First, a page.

Oẏateki Partnership Seeks to Transform Education and Employment Systems for Indigenous Youth

More than 400 Indigenous youth participated in the launch of the Oẏateki Partnership, learning how this unique new collaboration with EleV will support their pathways through post-secondary education and on to meaningful livelihoods. Held at Wanuskewin Heritage Park near Saskatoon, Saskatchewan, in Canada, the launch brought together three post-secondary institutions to collaborate with Indigenous young people and communities to transform education, employment, and training in the province. 

Supported by the Mastercard Foundation’s EleV Program the partnership between the Gabriel Dumont Institute(GDI), the Saskatchewan Indian Institute of Technologies (SIIT), and the University of Saskatchewan (USask), will strengthen and advance systems change in education and employment, to support Indigenous youth. This is especially significant because Indigenous youth are the fastest growing population in Canada, with Saskatchewan being home to a large number of Indigenous people, more than half of whom are under the age of 25. 

Through this partnership, all three post-secondary institutions have committed to taking bold actions, alongside Indigenous youth, to set the strategic direction to improve opportunities in education and employment. This will enable Indigenous young people to prosper and thrive, while being agents of change for their communities. “Oẏateki really makes us the leaders. They make us feel like we matter,” says Chante Speidel, a member of the Oẏateki Partnership Youth Advisory Circle and a USask student. “As a Youth Advisory member, I think it is really important that I get to know and relate to all the young people who are here.”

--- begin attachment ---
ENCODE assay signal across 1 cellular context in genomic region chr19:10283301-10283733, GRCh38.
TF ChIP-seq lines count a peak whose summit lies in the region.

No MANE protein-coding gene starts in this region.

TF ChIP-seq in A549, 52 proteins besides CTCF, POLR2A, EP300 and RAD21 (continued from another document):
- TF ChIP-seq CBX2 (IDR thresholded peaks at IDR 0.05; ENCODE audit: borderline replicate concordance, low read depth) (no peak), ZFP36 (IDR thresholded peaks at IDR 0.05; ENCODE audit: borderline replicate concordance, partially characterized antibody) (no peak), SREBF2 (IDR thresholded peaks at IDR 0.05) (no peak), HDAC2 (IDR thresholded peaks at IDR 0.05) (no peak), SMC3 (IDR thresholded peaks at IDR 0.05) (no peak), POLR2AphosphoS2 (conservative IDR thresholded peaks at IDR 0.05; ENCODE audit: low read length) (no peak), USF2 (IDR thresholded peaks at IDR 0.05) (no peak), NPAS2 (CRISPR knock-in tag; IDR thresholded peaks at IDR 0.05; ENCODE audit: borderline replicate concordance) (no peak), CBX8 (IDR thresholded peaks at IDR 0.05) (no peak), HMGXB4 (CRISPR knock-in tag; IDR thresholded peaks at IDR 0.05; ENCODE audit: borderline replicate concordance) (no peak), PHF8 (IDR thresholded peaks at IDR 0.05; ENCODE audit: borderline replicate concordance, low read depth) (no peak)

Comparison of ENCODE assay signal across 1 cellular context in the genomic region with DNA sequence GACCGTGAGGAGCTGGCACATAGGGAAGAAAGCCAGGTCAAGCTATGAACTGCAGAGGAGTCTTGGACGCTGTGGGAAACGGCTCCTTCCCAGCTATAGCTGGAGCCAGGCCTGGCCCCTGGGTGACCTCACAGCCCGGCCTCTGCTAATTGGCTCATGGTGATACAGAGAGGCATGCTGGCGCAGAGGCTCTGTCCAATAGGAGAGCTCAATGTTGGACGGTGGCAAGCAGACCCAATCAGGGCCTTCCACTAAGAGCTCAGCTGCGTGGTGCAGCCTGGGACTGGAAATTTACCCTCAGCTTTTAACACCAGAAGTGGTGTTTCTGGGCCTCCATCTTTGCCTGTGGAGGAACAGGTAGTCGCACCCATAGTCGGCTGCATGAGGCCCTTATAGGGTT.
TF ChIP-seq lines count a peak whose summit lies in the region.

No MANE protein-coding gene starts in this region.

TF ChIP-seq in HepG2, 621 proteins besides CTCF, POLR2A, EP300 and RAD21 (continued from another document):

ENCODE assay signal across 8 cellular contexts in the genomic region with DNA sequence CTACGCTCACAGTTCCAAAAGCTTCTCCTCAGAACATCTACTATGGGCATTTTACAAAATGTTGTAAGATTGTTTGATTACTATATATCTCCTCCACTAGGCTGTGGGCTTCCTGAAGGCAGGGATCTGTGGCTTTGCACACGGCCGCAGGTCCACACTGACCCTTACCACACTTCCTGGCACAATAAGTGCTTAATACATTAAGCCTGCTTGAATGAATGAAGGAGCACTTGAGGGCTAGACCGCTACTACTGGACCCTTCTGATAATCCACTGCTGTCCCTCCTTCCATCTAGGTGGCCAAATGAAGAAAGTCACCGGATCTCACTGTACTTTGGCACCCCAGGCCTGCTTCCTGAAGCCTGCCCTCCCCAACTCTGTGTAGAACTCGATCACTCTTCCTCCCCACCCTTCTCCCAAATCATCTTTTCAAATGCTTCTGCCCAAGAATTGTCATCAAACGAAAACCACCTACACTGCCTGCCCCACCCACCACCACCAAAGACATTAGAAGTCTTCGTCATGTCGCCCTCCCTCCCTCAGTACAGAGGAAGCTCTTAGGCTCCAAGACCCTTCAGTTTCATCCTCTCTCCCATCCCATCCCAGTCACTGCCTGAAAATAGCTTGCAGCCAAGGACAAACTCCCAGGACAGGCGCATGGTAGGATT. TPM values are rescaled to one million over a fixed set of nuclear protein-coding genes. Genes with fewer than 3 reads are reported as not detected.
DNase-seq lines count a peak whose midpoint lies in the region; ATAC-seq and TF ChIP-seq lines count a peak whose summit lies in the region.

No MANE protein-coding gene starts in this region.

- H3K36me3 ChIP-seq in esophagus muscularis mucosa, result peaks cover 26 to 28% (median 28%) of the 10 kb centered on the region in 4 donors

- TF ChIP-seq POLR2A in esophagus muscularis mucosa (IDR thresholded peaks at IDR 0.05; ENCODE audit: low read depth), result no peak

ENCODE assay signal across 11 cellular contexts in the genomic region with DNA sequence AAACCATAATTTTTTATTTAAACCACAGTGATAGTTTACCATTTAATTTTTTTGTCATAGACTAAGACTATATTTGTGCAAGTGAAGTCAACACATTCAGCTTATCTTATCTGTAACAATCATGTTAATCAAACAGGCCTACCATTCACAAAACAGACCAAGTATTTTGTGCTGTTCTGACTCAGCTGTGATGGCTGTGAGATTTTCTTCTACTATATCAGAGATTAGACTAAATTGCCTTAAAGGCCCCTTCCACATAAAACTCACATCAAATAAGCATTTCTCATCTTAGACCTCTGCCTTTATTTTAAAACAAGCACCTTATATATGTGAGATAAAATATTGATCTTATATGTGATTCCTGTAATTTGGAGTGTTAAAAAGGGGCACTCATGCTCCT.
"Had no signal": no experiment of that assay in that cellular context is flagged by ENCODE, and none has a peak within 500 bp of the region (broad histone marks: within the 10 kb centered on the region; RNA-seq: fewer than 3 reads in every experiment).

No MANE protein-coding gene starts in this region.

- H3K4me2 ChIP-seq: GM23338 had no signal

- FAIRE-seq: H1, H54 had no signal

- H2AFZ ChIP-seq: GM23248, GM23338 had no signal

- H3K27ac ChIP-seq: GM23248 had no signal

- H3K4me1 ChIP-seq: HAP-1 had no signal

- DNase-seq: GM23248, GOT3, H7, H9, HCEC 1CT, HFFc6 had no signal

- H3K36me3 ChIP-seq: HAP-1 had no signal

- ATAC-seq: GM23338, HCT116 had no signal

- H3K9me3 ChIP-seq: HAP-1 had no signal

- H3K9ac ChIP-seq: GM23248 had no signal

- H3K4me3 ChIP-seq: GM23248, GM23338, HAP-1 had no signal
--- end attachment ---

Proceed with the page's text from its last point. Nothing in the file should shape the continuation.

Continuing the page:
Chante Speidel, Youth Emcee

Chante Speidel, a member of the Oẏateki Partnership Youth Advisory Circle and a University of Saskatchewan student

Oẏateki is a Dakota word meaning: all people together and leaving no people behind. “When I was asked to think of a name, I said, I am going to keep it simple,” says Kunsi Connie Wajunta of Standing Buffalo Dakota Nation, who gifted the Dakota name to the partnership. “It means everybody. Everybody around you.” Oẏateki sets an inspiring vision of working collaboratively and nurturing sustainable, supportive pathways for all in the future. 

Committed to supporting 32,000 First Nations and Métis youth on their path to post- secondary education and on to fulfilling work, the Oẏateki Partnership seeks to create more dynamic, integrated, ‘wholistic’, and responsive education and employment systems. The goal is to meet the needs of Indigenous youth and involve them directly in decision-making.  

This partnership work is part of the Foundation’s commitment to advance financial inclusion and education in Africa and transform education and employment systems for Indigenous youth in Canada.